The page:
Quality of Life Improvement after Surgery for Deep Infiltrating Endometriosis (DIE)Voicu Simedrea1, Mădălin-Marius Margan2,3*, Iris Cioroianu4, Raul Pătrașcu4, Andrei Mărginean5 and Roxana Nicolescu3
- *Corresponding Author:
- Margan Mădălin-Marius
Assistant Lecturer, Department of Obstetrics and Gynecology
“Victor Babeș” University of Medicine and Pharmacy
Timișoara, University Clinic of Obstetrics
and Gynecology “Bega”, Victor Babeș
Blvd. No 12, 300226, Timișoara, Romania
Tel: +40 (0) 726 27 73 54
E-mail: [email protected]
Received Date: November 18, 2014 Accepted Date: December 15, 2015 Published Date: December 20, 2015
Citation: Simedrea M, Margan MM, Cioroianu I, Patra?cu R, Marginean A, et al. Quality of Life Improvement after Surgery for Deep Infiltrating Endometriosis (DIE). Journal of Surgery [Jurnalul de chirurgie]. 2015; 11(4): 137-142 DOI:10.7438/1584-9341-11-4-4
Copyright: © 2015 Simedrea M, et al. This is an open-access article distributed under the terms of the Creative Commons Attribution License, which permits unrestricted use, distribution, and reproduction in any medium, provided the original author and source are credited.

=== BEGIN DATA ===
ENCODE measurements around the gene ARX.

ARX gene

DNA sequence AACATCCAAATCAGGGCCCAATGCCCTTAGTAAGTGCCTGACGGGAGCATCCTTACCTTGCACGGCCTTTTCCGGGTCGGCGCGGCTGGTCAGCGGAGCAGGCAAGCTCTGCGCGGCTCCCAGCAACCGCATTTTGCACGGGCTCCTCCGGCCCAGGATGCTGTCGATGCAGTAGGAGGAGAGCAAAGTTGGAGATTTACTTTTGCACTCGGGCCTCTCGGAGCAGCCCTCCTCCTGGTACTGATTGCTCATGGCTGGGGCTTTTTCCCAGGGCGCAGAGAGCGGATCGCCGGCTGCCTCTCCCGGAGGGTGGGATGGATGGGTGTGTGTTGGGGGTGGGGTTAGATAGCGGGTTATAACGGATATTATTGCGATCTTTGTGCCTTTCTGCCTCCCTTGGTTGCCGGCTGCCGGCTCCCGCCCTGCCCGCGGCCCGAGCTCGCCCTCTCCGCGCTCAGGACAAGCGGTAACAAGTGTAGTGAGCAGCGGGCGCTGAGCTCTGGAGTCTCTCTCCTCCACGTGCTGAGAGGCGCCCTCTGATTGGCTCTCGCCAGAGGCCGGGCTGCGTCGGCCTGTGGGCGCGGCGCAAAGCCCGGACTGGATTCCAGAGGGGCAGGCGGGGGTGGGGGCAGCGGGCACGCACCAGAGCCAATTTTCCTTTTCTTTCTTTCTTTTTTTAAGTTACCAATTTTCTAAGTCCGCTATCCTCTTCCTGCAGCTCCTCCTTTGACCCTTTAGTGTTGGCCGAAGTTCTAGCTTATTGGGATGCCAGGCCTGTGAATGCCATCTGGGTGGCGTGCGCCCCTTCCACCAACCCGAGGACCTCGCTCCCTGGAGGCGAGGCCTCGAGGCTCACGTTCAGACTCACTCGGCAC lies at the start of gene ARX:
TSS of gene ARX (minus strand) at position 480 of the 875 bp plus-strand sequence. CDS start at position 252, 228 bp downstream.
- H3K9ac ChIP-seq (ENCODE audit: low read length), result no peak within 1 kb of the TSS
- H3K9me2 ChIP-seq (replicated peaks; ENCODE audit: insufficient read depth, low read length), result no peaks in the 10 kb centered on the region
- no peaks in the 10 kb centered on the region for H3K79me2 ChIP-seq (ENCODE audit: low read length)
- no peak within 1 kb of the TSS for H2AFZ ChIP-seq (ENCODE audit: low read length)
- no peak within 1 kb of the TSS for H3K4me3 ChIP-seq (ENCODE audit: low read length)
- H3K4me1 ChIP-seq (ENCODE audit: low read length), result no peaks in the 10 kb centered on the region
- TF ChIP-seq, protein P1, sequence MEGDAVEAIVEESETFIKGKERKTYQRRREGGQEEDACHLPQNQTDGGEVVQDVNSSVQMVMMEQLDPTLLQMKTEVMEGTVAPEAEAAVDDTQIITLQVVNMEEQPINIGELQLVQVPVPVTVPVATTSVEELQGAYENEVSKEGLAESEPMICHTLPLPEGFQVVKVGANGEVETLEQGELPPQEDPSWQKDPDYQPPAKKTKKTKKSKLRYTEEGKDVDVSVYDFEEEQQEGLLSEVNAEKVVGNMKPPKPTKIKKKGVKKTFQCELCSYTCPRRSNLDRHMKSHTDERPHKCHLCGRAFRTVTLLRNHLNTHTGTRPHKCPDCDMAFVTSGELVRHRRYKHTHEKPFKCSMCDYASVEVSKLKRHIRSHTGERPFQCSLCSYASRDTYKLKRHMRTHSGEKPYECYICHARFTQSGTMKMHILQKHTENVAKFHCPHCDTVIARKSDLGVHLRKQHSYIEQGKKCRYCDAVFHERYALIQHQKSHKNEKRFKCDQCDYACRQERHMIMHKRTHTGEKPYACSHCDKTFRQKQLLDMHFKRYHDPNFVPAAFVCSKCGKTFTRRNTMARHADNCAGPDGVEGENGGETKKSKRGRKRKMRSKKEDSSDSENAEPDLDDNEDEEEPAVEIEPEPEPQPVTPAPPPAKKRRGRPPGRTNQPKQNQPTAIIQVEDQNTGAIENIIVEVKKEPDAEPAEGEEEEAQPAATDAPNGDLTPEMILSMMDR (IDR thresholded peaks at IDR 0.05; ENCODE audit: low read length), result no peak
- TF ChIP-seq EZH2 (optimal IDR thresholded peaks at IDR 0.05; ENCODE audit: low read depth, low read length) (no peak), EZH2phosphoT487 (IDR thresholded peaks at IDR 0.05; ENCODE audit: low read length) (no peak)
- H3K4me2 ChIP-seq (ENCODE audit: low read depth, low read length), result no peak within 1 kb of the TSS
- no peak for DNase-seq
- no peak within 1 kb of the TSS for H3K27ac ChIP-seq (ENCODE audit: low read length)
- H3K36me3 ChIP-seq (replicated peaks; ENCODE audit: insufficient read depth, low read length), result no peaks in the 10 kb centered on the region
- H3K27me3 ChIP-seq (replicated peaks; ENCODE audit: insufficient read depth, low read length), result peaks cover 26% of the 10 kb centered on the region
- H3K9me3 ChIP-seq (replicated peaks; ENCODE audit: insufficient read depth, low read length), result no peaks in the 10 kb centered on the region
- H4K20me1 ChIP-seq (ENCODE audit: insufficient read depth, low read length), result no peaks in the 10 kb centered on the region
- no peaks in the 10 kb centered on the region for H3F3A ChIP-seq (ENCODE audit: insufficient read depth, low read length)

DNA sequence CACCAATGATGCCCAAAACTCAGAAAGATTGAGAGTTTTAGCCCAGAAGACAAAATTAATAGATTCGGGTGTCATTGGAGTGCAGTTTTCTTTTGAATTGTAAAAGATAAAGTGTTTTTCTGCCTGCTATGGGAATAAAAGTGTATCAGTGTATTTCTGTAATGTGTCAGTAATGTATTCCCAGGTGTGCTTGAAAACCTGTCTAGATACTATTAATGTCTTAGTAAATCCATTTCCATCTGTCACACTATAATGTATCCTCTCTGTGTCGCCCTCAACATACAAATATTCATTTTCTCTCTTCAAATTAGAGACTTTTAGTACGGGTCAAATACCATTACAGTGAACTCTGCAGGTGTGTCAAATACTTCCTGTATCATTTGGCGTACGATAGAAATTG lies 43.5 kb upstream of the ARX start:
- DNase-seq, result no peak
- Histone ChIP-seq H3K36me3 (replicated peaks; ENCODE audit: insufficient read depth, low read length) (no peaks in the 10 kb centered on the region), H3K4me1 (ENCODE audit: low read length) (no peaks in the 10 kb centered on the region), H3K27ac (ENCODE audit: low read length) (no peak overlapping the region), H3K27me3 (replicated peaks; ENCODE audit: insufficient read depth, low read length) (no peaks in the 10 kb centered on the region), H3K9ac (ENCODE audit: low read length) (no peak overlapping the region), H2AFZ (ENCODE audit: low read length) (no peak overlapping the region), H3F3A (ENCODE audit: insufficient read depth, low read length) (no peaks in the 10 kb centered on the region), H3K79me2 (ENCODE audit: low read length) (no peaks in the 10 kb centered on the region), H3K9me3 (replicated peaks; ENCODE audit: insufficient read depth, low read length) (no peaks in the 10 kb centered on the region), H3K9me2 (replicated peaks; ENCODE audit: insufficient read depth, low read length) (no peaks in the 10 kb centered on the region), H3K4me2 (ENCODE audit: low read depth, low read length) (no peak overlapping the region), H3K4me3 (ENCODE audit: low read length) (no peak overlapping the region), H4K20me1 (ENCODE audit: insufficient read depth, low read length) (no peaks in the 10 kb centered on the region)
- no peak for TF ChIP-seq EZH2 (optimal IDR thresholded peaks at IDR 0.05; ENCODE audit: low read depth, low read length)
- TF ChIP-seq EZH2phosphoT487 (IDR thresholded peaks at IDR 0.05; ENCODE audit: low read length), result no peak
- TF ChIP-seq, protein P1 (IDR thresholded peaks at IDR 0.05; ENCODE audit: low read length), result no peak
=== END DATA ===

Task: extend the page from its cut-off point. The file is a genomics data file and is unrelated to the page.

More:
Endometriosis is categorized as one of the chronic benign gynecologic diseases, which causes pelvic pain and infertility, affecting almost 10% of reproductive-age women. Deeply infiltrating endometriosis (DIE) is a specific entity of endometriosis, responsible for painful symptoms, which are related to the anatomic location of the lesions. In this paper, we aim to review the current literature regarding the post-surgery quality of life improvement for DIE. Irrespective of its low sensitivity and specificity, vaginal examination and evaluation of specific symptoms should be emphasized as a basic diagnostic tool in detecting endometriosis. This will help in planning further DIE related therapeutic interventions. Out of several, transvaginal ultrasound (TVUS) has been reported as one of the widely used and excellent tools to diagnose DIE lesions in different locations (rectovaginal septum, retrocervical and paracervical areas, rectum and sigmoid and vesical wall).